Traveling Tuesday: Camp David
Built as a camp for federal employees and their families, the project was completed in 1938 through the Works Progress Administration (WPA) during the New Deal. Originally named Hi-Catoctin, it was renamed Shangri-La by President Franklin Roosevelt (after the fictional Himalayan paradise in James Hilton’s 1933 novel Lost Horizon. President Eisenhower renamed it Camp David in honor of his father and grandson. The move angered some members of the Democratic party, and Representative Michael Kirwan of Ohio stating that renaming the camp “was the only thing the Eisenhower Administration accomplished without Democratic help.” After Eisenhower left office, there was talk of reverting the name to Shangri-La, but President Kennedy vetoed the idea, and Camp David it remained. Officially, however, it is the Naval Support Facility Thurmont.
If not for World War II, Camp David may not have become a presidential getaway. President Roosevelt typically used the presidential yacht, the USS Potomac, for relaxation. But when the U.S. entered the war, military and Secret Service leadership were concerned about FDR’s safety on the open waters of the Atlantic Ocean because of threats of German U-boats. As a result, the president asked the National Park Service to suggest possible sites within one hundred miles of Washington. There are no reports as to whether Hi-Catoctin was the only recommendation or if it was chosen after visiting numerous sites.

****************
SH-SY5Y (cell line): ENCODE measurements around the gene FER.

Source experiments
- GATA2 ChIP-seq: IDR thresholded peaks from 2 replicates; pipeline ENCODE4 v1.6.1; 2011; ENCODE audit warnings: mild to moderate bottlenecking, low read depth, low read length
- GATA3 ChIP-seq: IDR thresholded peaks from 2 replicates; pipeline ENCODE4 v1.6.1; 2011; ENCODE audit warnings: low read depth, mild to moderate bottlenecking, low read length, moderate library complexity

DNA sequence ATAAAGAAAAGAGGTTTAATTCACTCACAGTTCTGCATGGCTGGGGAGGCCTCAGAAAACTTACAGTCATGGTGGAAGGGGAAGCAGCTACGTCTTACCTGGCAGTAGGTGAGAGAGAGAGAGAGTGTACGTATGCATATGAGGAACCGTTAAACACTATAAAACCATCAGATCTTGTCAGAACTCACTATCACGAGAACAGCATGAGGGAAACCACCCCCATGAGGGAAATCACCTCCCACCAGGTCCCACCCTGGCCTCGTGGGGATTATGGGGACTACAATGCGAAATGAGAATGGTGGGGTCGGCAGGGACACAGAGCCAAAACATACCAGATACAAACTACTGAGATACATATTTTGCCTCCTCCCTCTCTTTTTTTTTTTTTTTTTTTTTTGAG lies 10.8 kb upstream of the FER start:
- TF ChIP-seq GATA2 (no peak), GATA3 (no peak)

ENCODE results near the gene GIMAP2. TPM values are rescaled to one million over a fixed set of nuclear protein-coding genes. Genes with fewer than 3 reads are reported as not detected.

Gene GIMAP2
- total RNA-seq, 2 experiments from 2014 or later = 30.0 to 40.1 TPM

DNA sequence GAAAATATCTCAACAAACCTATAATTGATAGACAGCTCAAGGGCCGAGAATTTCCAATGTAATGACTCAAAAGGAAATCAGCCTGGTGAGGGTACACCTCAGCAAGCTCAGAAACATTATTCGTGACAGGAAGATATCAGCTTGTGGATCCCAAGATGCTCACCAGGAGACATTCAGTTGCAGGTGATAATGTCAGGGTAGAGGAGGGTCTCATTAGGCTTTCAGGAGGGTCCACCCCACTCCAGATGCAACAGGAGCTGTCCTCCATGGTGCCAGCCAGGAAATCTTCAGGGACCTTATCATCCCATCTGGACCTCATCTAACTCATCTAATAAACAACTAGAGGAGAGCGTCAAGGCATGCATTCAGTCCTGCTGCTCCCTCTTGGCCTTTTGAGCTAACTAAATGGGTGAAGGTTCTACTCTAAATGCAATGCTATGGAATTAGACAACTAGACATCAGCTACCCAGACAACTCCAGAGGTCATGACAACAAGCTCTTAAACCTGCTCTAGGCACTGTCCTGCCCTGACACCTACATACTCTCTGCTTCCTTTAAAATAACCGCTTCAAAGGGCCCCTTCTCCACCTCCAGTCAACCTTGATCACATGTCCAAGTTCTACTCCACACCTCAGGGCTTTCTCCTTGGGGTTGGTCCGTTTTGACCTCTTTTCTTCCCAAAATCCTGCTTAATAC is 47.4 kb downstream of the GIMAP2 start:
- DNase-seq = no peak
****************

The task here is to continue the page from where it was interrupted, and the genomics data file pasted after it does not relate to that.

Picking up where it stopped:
The President’s cabin, which sits on top of a hill, features several bedrooms, a small office, a kitchen, several fireplaces, and a large outdoor flagstone patio. There is also a swimming pool, hot tub, and single golf hole with multiple tees. (Eisenhower added a 250-yard driving range near the helicopter pad.
Paths wind through the property connecting the twelve guest cottages. Laurel Lodge is the main cabin
Because it is technically a military installation, staffing is primarily provided by the Seabees, Civil Engineer Corps, U.S. Navy, and U.S. Marines. Renovations are handled by naval construction battalions.
Camp David’s use as a casual meeting place for world leaders is noteworthy, but the facility is most appreciated by presidents for its ability to provide escape from the daily pressures. Said President Reagan, “As president, the days I hated most were those of nonstop meetings, one after another, with no time in between to collect my thoughts…the days I liked best were those Fridays when I could break away a little early, about three or three-thirty, and take off for Camp David.
Estelle Johnson promised to wait for Aubry DeLuca, but then she receives word of his debilitating injuries. Does she have the strength to stand by him in his hour of need?
Aubry DeLuca storms the beaches at Normandy, then wakes up in the hospital, his eyes bandaged. Will he regain his sight? Will the only woman he’s ever loved welcome him home or is he destined to go through life blind and alone?
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